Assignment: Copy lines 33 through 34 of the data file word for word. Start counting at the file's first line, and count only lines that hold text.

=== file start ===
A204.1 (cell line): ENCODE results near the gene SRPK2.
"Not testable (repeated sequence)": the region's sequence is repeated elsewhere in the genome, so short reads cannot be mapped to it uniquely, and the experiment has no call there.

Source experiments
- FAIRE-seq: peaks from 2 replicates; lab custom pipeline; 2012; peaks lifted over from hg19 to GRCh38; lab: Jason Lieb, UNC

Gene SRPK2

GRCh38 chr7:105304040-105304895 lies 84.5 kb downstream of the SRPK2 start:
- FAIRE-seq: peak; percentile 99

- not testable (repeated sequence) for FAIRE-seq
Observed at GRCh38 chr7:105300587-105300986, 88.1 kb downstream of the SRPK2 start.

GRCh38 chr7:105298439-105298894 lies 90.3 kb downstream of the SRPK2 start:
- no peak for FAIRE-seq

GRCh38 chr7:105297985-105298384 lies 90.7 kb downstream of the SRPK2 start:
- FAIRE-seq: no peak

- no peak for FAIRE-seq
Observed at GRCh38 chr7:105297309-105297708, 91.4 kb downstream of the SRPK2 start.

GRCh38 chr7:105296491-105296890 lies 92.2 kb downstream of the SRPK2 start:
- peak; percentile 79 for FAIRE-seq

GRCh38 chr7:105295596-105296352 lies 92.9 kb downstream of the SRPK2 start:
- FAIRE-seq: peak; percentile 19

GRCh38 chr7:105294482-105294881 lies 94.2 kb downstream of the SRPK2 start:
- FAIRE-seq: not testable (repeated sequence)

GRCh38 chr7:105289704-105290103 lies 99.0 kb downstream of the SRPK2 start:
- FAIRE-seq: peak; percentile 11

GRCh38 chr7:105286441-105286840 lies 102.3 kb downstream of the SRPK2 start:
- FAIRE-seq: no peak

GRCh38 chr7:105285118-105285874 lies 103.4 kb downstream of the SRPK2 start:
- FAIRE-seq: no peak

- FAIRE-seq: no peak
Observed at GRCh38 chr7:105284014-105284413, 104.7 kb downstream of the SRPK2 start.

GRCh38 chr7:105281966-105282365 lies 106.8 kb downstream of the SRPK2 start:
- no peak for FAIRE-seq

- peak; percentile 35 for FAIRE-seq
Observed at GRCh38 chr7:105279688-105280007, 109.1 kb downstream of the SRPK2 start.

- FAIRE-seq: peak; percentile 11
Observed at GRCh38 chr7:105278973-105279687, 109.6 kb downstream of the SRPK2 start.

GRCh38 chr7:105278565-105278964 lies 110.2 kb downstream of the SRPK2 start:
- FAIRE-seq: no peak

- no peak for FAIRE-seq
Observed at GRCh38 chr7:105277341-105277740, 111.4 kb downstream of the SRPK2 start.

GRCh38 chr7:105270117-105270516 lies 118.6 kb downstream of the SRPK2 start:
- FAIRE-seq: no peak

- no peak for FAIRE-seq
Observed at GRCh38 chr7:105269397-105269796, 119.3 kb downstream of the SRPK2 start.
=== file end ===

Observed at GRCh38 chr7:105279688-105280007, 109.1 kb downstream of the SRPK2 start.

- FAIRE-seq: peak; percentile 11